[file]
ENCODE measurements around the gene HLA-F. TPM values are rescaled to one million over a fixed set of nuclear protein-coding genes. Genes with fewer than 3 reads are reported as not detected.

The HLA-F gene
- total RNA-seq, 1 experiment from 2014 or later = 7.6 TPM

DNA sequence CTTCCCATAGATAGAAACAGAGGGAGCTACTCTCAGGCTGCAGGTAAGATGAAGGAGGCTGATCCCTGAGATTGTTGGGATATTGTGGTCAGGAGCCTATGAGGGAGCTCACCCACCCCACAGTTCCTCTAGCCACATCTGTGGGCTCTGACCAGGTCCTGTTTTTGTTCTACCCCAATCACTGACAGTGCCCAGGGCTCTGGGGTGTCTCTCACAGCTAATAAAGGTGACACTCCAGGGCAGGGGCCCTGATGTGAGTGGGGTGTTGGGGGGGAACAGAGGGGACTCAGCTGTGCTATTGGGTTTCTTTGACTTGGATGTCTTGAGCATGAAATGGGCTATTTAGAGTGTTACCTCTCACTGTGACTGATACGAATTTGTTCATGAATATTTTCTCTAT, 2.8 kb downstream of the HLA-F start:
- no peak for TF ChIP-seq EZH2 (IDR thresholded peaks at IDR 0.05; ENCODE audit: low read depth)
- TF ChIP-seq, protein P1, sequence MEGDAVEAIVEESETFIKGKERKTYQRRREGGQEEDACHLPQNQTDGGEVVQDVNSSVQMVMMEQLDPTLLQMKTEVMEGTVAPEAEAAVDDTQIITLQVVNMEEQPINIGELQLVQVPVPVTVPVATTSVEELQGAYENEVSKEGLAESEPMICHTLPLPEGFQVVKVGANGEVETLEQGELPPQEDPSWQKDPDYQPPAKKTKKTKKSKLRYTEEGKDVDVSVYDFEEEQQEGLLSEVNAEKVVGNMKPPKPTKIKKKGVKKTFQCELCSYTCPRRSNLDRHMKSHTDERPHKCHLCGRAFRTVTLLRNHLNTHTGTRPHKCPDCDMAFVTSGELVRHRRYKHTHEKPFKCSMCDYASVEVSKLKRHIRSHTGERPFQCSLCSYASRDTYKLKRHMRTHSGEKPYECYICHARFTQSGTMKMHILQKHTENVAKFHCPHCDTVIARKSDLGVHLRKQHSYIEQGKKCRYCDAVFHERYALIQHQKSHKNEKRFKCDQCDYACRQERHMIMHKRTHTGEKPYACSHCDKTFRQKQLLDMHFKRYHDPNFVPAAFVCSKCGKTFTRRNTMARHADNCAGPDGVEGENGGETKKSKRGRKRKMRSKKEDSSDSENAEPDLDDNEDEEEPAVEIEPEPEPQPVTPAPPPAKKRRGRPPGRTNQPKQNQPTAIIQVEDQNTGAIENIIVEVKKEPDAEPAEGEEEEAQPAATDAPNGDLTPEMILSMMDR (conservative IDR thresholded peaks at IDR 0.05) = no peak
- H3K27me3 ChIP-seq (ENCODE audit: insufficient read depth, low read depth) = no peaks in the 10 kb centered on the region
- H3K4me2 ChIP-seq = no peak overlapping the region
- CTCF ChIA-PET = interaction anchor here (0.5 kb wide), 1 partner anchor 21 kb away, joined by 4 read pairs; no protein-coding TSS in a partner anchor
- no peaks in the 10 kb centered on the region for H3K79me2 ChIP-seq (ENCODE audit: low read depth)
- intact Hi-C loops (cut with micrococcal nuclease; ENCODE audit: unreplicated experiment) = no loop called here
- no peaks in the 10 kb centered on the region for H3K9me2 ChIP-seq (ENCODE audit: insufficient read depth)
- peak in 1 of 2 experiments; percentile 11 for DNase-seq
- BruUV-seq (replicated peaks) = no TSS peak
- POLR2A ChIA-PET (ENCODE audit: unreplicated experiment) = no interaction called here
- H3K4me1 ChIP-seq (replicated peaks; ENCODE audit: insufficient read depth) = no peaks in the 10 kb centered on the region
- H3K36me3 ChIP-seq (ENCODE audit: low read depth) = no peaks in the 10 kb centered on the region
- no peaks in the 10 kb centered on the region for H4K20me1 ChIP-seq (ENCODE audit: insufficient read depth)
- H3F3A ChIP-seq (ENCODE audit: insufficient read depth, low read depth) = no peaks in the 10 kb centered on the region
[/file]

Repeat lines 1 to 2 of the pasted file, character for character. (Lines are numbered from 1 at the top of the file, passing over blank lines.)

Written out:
ENCODE measurements around the gene HLA-F. TPM values are rescaled to one million over a fixed set of nuclear protein-coding genes. Genes with fewer than 3 reads are reported as not detected.

The HLA-F gene